A New Breed of Headphones

What Are Hybrid Noise-Canceling Headphones?


June 25, 2019 Tech By

Almost 20 years after Bose released its first pair of noise-canceling headphones in 2000, the popularity of the cans that can actively blot out the noise of the outside world has exploded. Today, Bose and (more recently) Sony are the two industry leaders, with the Bose QuietComfort35 II ($350) and Sony WH-1000M3 ($348) setting the standard for noise-canceling headphones, but they’re really only the tipping point, and a new breed is on the horizon.

It used to be that there were only really two types of noise-canceling headphones you had to know about: passive or active. Passive noise-canceling, more of a marketing term than anything, means that the natural shape of each earcup blocks out the ambient noises. There’s no technology, microphones or anything that requires a battery. Passive noise-canceling headphones are really just over-ear headphones, perhaps with a little extra design to help them fit snugly.

Active noise-canceling (ANC) headphones, on the other hand, are much more sophisticated and effective at blocking out cacophony. ANC headphones have built-in microphones that listen to ambient noises and then “actively” seek out and destroy them by creating inverse sound waves that clash with the bad noises, physically neutralizing the waves of air that register as sound before they reach your ears. The Bose QC35 II and Sony WH-1000M3 are two prime examples of active noise-canceling headphones.

However, more headphones are being advertised as “hybrid” noise-canceling headphones. The TaoTronics SoundSurge 46 ($100) and the Jabra Elite 85h ($250+) are two new examples that tout hybrid noise-canceling technologies, but what does it mean?

Hybrid noise-cancellation is a type of active noise-cancellation: it relies on microphones to seek out ambient noises and then cancel them out. But where it’s common for most active noise-canceling headphone designs opt to place microphones solely on the outside or solely on the inside of the earcups, hybrid noise-canceling headphones have both.

Generally, active noise-canceling headphones with internal microphones tend to sound great, but have less-than-optimal noise-cancellation powers. This is because the microphones hear when the listener hears (since the mics are on the inside), and they know exactly what sounds to block out without polluting the actual music that is attempting to reach your ears. Unfortunately, this approach typically can’t handle louder noises and higher frequencies, however, so the noise-cancellation isn’t as good.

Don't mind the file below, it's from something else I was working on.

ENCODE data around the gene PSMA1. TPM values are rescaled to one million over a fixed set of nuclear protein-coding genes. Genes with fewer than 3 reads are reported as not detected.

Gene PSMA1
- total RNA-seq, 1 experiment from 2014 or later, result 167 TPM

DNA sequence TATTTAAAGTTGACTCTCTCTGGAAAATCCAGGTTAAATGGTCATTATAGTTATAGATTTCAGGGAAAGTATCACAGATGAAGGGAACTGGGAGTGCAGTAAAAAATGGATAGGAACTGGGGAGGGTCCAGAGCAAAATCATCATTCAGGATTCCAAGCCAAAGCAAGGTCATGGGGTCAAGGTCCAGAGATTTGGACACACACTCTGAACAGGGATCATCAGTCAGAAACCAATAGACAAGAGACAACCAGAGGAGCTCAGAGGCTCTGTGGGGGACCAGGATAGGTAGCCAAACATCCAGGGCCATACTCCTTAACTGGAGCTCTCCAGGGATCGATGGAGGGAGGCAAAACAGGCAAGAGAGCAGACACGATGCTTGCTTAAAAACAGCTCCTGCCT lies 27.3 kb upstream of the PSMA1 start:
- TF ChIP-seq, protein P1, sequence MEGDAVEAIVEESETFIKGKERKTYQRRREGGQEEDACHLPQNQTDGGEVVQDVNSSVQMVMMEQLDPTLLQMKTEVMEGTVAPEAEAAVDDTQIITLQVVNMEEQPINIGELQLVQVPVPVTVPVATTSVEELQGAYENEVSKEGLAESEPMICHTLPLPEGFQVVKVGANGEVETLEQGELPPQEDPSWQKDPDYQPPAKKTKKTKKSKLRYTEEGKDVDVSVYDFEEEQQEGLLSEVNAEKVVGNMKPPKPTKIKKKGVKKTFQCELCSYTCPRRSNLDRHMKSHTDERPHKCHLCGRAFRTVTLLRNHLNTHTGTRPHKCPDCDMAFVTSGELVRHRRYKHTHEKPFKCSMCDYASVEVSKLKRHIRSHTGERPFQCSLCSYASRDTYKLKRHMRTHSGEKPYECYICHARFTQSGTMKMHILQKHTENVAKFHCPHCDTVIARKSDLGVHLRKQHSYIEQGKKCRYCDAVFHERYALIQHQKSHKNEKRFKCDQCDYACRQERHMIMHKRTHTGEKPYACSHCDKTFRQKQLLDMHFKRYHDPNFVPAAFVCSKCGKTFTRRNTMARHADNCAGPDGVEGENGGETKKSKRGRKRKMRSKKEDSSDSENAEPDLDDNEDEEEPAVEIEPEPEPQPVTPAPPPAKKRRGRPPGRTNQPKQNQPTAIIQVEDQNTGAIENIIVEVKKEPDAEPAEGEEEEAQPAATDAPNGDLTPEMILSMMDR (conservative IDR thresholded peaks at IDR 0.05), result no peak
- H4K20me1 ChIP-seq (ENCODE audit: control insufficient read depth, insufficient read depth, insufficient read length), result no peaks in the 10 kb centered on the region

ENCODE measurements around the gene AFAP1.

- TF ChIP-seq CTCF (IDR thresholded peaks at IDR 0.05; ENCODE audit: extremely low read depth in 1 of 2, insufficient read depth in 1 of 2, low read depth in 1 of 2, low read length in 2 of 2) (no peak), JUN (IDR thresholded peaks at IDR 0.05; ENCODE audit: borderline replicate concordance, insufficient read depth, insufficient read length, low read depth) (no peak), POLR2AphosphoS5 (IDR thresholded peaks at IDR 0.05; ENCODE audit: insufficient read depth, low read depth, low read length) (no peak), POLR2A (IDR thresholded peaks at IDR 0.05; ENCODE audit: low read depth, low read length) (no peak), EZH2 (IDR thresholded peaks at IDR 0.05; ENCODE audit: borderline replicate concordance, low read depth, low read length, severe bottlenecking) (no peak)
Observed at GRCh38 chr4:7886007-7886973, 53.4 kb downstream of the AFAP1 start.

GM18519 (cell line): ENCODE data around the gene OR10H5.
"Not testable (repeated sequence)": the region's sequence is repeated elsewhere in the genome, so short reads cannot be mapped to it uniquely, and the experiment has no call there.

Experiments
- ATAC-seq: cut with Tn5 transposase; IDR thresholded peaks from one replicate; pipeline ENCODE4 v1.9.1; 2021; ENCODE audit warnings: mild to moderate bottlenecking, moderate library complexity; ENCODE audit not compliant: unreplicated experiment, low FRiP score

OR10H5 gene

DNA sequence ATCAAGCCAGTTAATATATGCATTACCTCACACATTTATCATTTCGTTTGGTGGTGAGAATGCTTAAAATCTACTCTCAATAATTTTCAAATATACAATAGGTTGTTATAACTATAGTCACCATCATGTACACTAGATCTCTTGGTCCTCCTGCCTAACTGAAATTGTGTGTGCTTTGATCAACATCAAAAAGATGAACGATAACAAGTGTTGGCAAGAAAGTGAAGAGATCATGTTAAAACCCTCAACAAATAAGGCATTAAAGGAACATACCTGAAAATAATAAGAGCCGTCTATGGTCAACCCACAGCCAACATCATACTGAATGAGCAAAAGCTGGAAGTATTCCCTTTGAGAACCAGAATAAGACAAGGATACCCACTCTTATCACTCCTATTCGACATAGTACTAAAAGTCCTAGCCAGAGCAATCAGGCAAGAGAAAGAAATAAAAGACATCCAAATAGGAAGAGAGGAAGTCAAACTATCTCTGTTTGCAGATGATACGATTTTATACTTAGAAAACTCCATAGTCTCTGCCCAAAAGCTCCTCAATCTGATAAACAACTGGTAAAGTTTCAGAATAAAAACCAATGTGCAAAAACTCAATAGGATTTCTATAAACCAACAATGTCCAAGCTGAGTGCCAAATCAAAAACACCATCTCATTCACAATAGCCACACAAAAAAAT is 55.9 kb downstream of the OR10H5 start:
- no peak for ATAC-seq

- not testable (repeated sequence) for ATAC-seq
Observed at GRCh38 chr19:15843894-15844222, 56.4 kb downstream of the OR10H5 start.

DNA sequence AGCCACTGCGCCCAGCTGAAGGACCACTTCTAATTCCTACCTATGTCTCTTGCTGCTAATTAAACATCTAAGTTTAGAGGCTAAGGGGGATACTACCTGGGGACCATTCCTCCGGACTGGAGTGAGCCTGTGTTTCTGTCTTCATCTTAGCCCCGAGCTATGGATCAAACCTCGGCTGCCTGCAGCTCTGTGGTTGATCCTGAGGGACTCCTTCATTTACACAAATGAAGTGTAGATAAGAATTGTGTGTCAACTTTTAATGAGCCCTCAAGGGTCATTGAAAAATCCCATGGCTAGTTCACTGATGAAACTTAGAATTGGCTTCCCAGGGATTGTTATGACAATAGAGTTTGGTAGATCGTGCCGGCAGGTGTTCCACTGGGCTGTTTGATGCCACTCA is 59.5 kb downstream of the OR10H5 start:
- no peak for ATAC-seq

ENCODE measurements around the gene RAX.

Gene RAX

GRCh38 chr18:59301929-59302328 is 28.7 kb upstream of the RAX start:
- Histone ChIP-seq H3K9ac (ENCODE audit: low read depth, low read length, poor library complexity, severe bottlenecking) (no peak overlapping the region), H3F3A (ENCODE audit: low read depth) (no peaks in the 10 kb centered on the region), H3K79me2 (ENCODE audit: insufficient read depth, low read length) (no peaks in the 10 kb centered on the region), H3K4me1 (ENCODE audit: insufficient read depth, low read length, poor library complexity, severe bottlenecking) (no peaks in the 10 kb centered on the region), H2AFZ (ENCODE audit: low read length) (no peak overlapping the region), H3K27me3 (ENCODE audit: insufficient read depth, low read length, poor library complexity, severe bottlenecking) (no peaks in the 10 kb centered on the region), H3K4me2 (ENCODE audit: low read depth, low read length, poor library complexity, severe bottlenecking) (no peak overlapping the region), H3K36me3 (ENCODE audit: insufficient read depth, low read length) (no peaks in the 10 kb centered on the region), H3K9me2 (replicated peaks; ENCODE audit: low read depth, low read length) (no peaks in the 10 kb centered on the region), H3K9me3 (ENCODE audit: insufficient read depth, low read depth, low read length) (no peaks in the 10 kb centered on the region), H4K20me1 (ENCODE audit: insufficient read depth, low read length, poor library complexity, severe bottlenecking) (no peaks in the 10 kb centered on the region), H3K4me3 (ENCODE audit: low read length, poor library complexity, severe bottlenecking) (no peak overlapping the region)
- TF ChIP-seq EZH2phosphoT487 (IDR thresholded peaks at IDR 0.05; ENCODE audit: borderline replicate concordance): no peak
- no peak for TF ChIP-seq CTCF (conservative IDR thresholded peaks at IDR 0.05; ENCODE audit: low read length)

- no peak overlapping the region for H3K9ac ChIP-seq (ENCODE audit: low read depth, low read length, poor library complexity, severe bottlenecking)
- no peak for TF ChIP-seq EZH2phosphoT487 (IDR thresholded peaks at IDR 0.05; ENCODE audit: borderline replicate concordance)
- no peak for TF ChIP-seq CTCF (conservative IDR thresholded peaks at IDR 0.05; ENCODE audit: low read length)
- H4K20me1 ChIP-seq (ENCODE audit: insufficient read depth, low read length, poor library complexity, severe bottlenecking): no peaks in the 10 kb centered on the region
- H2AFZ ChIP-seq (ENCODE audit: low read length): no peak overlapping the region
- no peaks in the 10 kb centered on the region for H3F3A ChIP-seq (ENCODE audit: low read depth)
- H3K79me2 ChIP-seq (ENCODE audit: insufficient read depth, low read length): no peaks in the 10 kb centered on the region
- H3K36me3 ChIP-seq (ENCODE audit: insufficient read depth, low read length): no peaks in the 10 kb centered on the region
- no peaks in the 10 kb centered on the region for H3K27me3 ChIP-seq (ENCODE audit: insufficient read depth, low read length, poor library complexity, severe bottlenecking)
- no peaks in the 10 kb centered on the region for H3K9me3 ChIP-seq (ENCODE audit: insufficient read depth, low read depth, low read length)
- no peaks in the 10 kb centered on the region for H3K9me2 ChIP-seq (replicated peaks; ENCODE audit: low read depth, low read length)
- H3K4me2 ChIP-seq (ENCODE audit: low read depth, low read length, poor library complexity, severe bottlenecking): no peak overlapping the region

With active noise-canceling headphones that have external microphones, the opposite is true. Since the mics are on the outside, they tend to block out a wider range of frequencies and can do better with generally louder sounds. The downside is that they typically create more “anti-noise” and this can negatively impact sound quality.

This isn’t an exact science, of course, and there are a ton of different factors to consider. Every headphone manufacturer has its own combination of materials, speaker drivers, connectivity and (most importantly) noise-canceling technology. Hybrid noise-canceling headphones, which utilize both internal and external microphones, should be best of both worlds — excellent sound quality and good noise cancellation — but it doesn’t always work out that way.

Want to try a pair? Well you may have already. Many of today’s noise-canceling headphones are actually hybrid noise-canceling headphones — even though they don’t advertise it. Companies like Bose and Sony don’t tell us much about how their noise-canceling technology works — it’s their secret sauce, after all — but we can guess a few things. Many noise-canceling headphones these days allow you to adjust the noise-cancellation between “high” and “low” settings, and because most of these headphones probably use hybrid noise-cancellation, they likely switch between using internal and external microphones. On “low” noise cancellation, the headphones likely use internal microphones because the audio quality is likely to be better. And on “high” noise cancellation, it’s likely that the headphones use their external microphones so that the ANC is most powerful.

So, are hybrid noise-canceling headphones better?

In theory, yes. As stated above, the issue is that most of today’s best active noise-canceling headphones are actually really hybrid noise-canceling headphones, they just aren’t advertised as such. And because different headphones have different processors and different acoustic drivers, and come in different styles and are made from different materials, it murkys the waters a bit.

For more information on hybrid noise-cancellation, Jabra’s website has a little more information on how it works and how it relates to their headphones.
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